Evaluating your IT risk – how and why

Michael Aminzade of Trustwave

Ensuring complete protection against cyber criminals can be a virtually impossible task, but organisations can give themselves the best chance of avoiding an attack by performing regular IT risk assessments. The current threat landscape is a turbulent one and assessing risk management processes to ensure they address an organisations specific challenges should be a priority. Once the biggest risks have been identified, implementing the optimal level of security addressing the specific needs of the business can begin, says Michael Aminzade, vice president of Global Compliance and Risk Services at Trustwave.

The end result of performing an information security risk assessment is to identify where the biggest deficiencies are and develop a plan which acknowledges them and can work to mitigate the threats. A clear understanding of a business’s goals is necessary before beginning a risk assessment. Potential threats, likelihood of compromise and the impact of a loss need to be initially established. Conducting in-depth interviews with senior management, IT administrators and stakeholders involving all aspects of the organisation can help to determine where any gaps in security are.

The classic CIA triad – confidentiality, integrity and availability – is often used as the basis for conducting an assessment and is a useful guidance model for cyber security. A good balance between the triad can be difficult to achieve – a focus on availability is likely to compromise confidentiality and integrity, while too much of an emphasis on confidentiality or integrity will also likely impact availability.

Once a thorough assessment has taken place, the next step is to determine which security controls are best suited to mitigate business risk. These can include a combination of technology, policy, process and procedure.

Risk assessment frameworks

When undertaking a security risk assessment there are a number of security frameworks which you can choose to aid you. The five most common ones are ISO 27000x Series, OCTAVE, COBIT, NIST 800-53 and NIST Cybersecurity Framework. Of the five frameworks, NIST (the National Institute of Standards and Technology) has emerged as the most favoured one, with businesses, educational institutions and government agencies using it regularly.

NIST is a unit of the US Commerce Department and has produced the guidance documents free of charge. The Cybersecurity Framework (CSF) was designed to help organisations of all sizes and any degree of cyber security sophistication apply best practice of risk management.

The framework is comprised of three components: framework profile, framework core and framework implementation tiers. The framework is designed to be flexible and can be used alongside other cybersecurity risk management processes, such as ISO (International Organisation for Standardisation) standards, as such it is relevant to risk assessments outside of the US too.

NIST 800-53 was designed to support compliance with the U.S. Federal Information Processing Standards (FIPS) and is the predecessor of the NIST Cybersecurity Framework (CSF). This special publication provides organisational officials with evidence about effectiveness of implemented controls, indications of quality of risk management processes used and information regarding the strengths and weaknesses of information systems.

Best practice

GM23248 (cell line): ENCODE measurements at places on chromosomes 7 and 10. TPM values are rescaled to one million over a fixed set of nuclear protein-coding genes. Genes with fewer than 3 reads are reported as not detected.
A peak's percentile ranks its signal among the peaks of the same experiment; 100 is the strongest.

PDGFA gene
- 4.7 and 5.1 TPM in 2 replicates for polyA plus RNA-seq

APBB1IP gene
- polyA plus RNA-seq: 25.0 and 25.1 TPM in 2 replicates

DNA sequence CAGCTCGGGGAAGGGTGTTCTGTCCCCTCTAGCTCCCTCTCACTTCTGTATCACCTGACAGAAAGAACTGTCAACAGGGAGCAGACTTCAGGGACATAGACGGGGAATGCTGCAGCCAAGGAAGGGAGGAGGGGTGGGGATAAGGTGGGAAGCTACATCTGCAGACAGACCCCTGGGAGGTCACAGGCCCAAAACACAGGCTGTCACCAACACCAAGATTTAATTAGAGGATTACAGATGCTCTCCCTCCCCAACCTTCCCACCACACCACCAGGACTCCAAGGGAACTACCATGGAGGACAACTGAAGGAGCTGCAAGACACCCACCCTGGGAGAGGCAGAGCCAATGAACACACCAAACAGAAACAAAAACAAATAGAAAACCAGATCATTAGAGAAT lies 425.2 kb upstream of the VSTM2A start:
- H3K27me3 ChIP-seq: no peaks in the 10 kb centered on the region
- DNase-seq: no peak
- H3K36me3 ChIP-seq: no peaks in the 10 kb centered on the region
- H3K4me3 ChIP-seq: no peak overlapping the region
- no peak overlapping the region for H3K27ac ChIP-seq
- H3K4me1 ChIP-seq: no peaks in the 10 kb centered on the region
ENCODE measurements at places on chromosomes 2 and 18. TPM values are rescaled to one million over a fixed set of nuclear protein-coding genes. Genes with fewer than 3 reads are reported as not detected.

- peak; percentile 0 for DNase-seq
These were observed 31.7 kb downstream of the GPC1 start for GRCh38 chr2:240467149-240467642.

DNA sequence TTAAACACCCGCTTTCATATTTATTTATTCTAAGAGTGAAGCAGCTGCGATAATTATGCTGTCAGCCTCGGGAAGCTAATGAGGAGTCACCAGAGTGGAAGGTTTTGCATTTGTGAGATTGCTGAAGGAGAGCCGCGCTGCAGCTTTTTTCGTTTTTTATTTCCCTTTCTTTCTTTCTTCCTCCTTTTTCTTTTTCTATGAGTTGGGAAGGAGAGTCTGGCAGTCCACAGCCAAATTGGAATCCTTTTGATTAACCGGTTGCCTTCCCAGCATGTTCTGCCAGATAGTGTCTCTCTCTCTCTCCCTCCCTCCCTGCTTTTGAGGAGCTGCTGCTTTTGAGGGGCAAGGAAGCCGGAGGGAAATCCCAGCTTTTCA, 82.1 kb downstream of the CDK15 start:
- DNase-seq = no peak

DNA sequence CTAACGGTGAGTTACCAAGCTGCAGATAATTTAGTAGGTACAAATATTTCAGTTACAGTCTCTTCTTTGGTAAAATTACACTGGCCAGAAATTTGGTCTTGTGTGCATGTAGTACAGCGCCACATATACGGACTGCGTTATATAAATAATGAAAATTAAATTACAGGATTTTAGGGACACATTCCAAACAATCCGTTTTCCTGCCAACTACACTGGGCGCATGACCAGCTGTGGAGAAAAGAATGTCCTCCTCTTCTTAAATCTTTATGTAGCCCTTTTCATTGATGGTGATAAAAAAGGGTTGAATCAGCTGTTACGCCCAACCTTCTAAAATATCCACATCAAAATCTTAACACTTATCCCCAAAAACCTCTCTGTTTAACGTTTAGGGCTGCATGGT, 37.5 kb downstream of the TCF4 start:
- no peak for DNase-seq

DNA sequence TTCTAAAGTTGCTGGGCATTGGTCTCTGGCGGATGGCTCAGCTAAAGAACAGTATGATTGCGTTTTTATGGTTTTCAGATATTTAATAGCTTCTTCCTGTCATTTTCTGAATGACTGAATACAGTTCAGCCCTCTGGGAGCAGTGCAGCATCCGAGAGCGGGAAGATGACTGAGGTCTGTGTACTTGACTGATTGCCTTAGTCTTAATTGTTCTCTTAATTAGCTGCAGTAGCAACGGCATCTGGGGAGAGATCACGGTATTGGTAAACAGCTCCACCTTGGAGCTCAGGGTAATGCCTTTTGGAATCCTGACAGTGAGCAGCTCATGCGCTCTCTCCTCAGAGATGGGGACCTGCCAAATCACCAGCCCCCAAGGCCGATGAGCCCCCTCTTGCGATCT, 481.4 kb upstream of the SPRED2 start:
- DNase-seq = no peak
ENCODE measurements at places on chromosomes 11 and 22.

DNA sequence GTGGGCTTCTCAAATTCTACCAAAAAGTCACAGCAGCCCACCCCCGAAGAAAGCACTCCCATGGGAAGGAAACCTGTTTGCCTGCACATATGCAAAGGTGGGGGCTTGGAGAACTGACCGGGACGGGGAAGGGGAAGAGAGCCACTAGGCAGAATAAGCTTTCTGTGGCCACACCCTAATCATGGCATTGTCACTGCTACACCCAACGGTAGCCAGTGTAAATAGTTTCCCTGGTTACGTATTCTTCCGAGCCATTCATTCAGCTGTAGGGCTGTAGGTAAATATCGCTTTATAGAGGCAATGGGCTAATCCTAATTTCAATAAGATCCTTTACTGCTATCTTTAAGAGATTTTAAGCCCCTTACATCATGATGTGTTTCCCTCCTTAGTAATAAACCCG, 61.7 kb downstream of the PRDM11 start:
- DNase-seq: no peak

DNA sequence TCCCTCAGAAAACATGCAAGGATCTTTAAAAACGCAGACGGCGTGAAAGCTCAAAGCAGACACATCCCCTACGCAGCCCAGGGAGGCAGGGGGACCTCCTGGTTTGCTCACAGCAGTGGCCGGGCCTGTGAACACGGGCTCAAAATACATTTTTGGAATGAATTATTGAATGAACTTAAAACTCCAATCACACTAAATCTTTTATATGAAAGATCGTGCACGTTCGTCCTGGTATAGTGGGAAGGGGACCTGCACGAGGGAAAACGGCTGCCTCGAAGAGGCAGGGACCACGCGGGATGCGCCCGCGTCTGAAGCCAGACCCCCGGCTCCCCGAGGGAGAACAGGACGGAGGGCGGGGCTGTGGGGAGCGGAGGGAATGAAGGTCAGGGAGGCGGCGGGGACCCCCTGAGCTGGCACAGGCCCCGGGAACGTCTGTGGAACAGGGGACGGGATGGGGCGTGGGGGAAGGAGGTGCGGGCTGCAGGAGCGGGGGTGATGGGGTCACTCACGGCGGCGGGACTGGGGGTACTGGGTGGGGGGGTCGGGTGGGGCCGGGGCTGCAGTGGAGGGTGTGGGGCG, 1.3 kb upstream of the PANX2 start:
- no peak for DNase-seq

With the commercialisation of cybercrime, many organisations are making the shift from pure compliance to a much broader risk-mitigation and data protection strategy. The risk assessment methodology has always addressed the entire supply chain and not just internal systems. However, recently we are seeing more of a focus on assessing the risks of third party vendor access to internal systems too.

Similarly, the BYOD (bring you own device) trend has led to a greater need for focus on endpoint security and the consideration of the impact of endpoints to an organisations risk profile. With the added complexity, it is worth considering the benefits of working with a managed security services provider (MSSP). Their extensive knowledge and experience can help organisations understand how best to secure an ever-expanding network.

When developing a risk assessment model, it is essential that you have senior management’s support, and they must understand and either accept the risks which are inherent to the organisation or have a plan to mitigate them and bring the risk posture back in line with the organisations expected levels.

Ideally, the CISO or CIO should be overseeing the risk assessment schedule and findings as well as any remediation plans and provide regular updates to the rest of the executive management, but all employees need to be reminded that they also share the responsibility when it comes to the security of the business.

Training should be provided on how to recognise risks such as malicious emails and what the procedure is if they suspect that they identified one. Ultimately, businesses need to acknowledge that there is no such thing as perfect security, and the goal should be to have the optimum level of security for the organisation.

Setting up and risk framework and undertaking IT risk assessments will help to identify the appropriate level of security for your organisation. Once the weaknesses have been identified, they can be addressed, keeping your business as safe as possible.

When combining risk assessment with security maturity assessments allows an organisation to build an investment strategy for a security road map as well as demonstrate the return to the business on the approved investment.

The author of this blog is Michael Aminzade, vice president of Global Compliance and Risk Services at Trustwave

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